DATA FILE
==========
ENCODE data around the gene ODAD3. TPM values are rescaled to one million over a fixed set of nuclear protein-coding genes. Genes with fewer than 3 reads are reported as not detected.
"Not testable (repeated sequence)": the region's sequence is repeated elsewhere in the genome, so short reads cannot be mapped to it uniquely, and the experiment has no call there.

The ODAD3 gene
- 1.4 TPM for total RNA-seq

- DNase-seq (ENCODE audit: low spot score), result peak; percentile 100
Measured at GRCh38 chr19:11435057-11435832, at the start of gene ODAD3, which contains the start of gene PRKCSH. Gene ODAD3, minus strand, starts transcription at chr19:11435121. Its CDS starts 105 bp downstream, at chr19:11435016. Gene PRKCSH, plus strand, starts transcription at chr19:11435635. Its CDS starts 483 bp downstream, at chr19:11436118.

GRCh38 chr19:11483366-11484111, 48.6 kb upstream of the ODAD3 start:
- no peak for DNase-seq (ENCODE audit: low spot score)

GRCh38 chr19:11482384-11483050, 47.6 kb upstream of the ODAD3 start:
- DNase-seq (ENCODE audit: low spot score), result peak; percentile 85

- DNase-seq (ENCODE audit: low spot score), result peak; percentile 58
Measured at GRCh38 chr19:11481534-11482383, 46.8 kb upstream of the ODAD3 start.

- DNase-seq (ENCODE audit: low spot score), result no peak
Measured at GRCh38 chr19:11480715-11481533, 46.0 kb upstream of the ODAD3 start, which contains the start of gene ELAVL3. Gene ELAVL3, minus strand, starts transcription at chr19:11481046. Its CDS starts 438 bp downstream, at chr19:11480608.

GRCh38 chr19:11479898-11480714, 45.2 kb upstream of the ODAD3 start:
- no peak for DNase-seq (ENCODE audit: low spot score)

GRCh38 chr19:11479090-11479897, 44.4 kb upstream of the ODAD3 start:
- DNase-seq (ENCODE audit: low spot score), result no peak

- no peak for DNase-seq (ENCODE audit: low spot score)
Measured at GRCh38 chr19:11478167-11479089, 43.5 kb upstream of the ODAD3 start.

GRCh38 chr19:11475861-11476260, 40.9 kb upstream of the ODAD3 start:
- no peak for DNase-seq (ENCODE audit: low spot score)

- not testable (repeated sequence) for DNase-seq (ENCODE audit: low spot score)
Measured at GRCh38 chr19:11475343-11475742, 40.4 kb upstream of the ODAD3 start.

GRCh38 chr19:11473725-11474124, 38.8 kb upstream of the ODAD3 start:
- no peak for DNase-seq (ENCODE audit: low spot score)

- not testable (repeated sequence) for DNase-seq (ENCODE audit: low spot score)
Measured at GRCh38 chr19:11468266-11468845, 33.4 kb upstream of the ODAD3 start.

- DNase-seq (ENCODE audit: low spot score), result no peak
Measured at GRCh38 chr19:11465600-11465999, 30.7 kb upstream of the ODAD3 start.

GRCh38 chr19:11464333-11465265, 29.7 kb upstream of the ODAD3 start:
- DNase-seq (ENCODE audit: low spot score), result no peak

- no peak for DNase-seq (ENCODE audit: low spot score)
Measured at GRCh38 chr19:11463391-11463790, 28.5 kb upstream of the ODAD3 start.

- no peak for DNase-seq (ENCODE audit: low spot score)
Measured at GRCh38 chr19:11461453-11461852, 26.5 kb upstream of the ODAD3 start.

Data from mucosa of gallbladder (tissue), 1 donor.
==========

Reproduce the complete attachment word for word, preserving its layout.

ENCODE data around the gene ODAD3. TPM values are rescaled to one million over a fixed set of nuclear protein-coding genes. Genes with fewer than 3 reads are reported as not detected.
"Not testable (repeated sequence)": the region's sequence is repeated elsewhere in the genome, so short reads cannot be mapped to it uniquely, and the experiment has no call there.

The ODAD3 gene
- 1.4 TPM for total RNA-seq

- DNase-seq (ENCODE audit: low spot score), result peak; percentile 100
Measured at GRCh38 chr19:11435057-11435832, at the start of gene ODAD3, which contains the start of gene PRKCSH. Gene ODAD3, minus strand, starts transcription at chr19:11435121. Its CDS starts 105 bp downstream, at chr19:11435016. Gene PRKCSH, plus strand, starts transcription at chr19:11435635. Its CDS starts 483 bp downstream, at chr19:11436118.

GRCh38 chr19:11483366-11484111, 48.6 kb upstream of the ODAD3 start:
- no peak for DNase-seq (ENCODE audit: low spot score)

GRCh38 chr19:11482384-11483050, 47.6 kb upstream of the ODAD3 start:
- DNase-seq (ENCODE audit: low spot score), result peak; percentile 85

- DNase-seq (ENCODE audit: low spot score), result peak; percentile 58
Measured at GRCh38 chr19:11481534-11482383, 46.8 kb upstream of the ODAD3 start.

- DNase-seq (ENCODE audit: low spot score), result no peak
Measured at GRCh38 chr19:11480715-11481533, 46.0 kb upstream of the ODAD3 start, which contains the start of gene ELAVL3. Gene ELAVL3, minus strand, starts transcription at chr19:11481046. Its CDS starts 438 bp downstream, at chr19:11480608.

GRCh38 chr19:11479898-11480714, 45.2 kb upstream of the ODAD3 start:
- no peak for DNase-seq (ENCODE audit: low spot score)

GRCh38 chr19:11479090-11479897, 44.4 kb upstream of the ODAD3 start:
- DNase-seq (ENCODE audit: low spot score), result no peak

- no peak for DNase-seq (ENCODE audit: low spot score)
Measured at GRCh38 chr19:11478167-11479089, 43.5 kb upstream of the ODAD3 start.

GRCh38 chr19:11475861-11476260, 40.9 kb upstream of the ODAD3 start:
- no peak for DNase-seq (ENCODE audit: low spot score)

- not testable (repeated sequence) for DNase-seq (ENCODE audit: low spot score)
Measured at GRCh38 chr19:11475343-11475742, 40.4 kb upstream of the ODAD3 start.

GRCh38 chr19:11473725-11474124, 38.8 kb upstream of the ODAD3 start:
- no peak for DNase-seq (ENCODE audit: low spot score)

- not testable (repeated sequence) for DNase-seq (ENCODE audit: low spot score)
Measured at GRCh38 chr19:11468266-11468845, 33.4 kb upstream of the ODAD3 start.

- DNase-seq (ENCODE audit: low spot score), result no peak
Measured at GRCh38 chr19:11465600-11465999, 30.7 kb upstream of the ODAD3 start.

GRCh38 chr19:11464333-11465265, 29.7 kb upstream of the ODAD3 start:
- DNase-seq (ENCODE audit: low spot score), result no peak

- no peak for DNase-seq (ENCODE audit: low spot score)
Measured at GRCh38 chr19:11463391-11463790, 28.5 kb upstream of the ODAD3 start.

- no peak for DNase-seq (ENCODE audit: low spot score)
Measured at GRCh38 chr19:11461453-11461852, 26.5 kb upstream of the ODAD3 start.

Data from mucosa of gallbladder (tissue), 1 donor.